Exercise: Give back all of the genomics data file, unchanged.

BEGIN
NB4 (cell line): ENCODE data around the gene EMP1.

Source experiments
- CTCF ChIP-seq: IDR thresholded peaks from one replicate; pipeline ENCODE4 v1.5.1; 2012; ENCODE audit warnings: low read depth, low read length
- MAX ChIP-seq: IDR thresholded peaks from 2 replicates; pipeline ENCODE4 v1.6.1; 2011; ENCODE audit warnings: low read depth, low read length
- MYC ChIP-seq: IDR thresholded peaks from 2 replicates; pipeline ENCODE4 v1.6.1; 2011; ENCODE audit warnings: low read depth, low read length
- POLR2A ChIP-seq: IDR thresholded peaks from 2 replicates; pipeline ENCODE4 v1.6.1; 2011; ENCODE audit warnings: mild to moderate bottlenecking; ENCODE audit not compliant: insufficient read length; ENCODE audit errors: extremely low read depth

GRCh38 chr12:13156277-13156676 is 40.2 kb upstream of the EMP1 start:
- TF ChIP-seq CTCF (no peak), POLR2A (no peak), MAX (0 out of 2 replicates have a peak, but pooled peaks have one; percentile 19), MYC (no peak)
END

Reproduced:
NB4 (cell line): ENCODE data around the gene EMP1.

Source experiments
- CTCF ChIP-seq: IDR thresholded peaks from one replicate; pipeline ENCODE4 v1.5.1; 2012; ENCODE audit warnings: low read depth, low read length
- MAX ChIP-seq: IDR thresholded peaks from 2 replicates; pipeline ENCODE4 v1.6.1; 2011; ENCODE audit warnings: low read depth, low read length
- MYC ChIP-seq: IDR thresholded peaks from 2 replicates; pipeline ENCODE4 v1.6.1; 2011; ENCODE audit warnings: low read depth, low read length
- POLR2A ChIP-seq: IDR thresholded peaks from 2 replicates; pipeline ENCODE4 v1.6.1; 2011; ENCODE audit warnings: mild to moderate bottlenecking; ENCODE audit not compliant: insufficient read length; ENCODE audit errors: extremely low read depth

GRCh38 chr12:13156277-13156676 is 40.2 kb upstream of the EMP1 start:
- TF ChIP-seq CTCF (no peak), POLR2A (no peak), MAX (0 out of 2 replicates have a peak, but pooled peaks have one; percentile 19), MYC (no peak)